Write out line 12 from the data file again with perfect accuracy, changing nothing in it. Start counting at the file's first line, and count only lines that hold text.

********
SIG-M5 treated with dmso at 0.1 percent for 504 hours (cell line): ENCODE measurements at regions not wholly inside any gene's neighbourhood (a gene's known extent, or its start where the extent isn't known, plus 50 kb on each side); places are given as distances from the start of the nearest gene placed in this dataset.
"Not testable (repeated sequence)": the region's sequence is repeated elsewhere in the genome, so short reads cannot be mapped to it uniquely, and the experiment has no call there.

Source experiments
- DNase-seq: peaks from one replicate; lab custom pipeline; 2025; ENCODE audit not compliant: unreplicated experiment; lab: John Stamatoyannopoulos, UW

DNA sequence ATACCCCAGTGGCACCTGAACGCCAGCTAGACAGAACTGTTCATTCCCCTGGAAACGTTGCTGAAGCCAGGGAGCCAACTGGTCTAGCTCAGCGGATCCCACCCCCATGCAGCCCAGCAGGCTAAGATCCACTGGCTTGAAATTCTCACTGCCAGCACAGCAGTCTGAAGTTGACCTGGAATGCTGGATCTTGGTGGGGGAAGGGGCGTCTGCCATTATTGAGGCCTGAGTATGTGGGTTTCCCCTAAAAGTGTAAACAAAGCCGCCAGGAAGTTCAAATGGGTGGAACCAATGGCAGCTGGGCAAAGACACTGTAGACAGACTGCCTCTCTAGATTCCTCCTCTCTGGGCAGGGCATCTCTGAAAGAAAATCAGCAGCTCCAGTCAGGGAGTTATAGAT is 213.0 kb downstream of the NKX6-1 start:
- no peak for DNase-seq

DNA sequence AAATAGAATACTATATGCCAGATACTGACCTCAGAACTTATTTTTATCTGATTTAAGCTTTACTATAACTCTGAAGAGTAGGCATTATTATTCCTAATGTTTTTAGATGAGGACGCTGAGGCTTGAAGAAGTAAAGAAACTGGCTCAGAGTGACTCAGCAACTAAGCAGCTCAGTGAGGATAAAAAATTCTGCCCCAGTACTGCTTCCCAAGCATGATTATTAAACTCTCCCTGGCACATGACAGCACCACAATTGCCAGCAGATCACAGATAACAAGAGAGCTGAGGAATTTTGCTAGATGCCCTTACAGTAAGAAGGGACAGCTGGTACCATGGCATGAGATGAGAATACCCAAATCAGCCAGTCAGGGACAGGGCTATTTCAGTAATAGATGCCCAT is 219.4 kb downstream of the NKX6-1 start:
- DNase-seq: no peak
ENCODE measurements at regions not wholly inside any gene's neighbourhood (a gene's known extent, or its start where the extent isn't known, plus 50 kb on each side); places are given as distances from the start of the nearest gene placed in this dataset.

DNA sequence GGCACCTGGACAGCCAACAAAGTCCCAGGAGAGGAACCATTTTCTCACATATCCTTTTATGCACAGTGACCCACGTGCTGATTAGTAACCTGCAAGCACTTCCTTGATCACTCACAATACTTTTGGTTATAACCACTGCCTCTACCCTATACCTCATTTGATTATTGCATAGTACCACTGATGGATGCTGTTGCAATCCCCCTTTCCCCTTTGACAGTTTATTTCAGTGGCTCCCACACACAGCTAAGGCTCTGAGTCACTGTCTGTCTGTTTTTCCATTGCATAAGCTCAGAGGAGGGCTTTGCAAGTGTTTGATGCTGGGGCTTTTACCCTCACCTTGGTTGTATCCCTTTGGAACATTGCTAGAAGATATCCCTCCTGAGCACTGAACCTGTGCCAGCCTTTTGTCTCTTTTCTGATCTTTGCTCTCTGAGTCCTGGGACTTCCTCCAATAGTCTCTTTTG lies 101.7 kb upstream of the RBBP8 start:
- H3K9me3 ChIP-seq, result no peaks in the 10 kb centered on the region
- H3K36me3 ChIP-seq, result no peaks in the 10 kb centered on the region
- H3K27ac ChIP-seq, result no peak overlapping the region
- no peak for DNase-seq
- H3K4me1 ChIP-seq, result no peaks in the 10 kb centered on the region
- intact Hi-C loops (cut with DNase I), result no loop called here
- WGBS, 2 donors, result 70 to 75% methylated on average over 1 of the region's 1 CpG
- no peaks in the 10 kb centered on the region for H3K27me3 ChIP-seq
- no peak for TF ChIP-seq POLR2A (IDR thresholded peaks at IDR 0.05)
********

- H3K36me3 ChIP-seq, result no peaks in the 10 kb centered on the region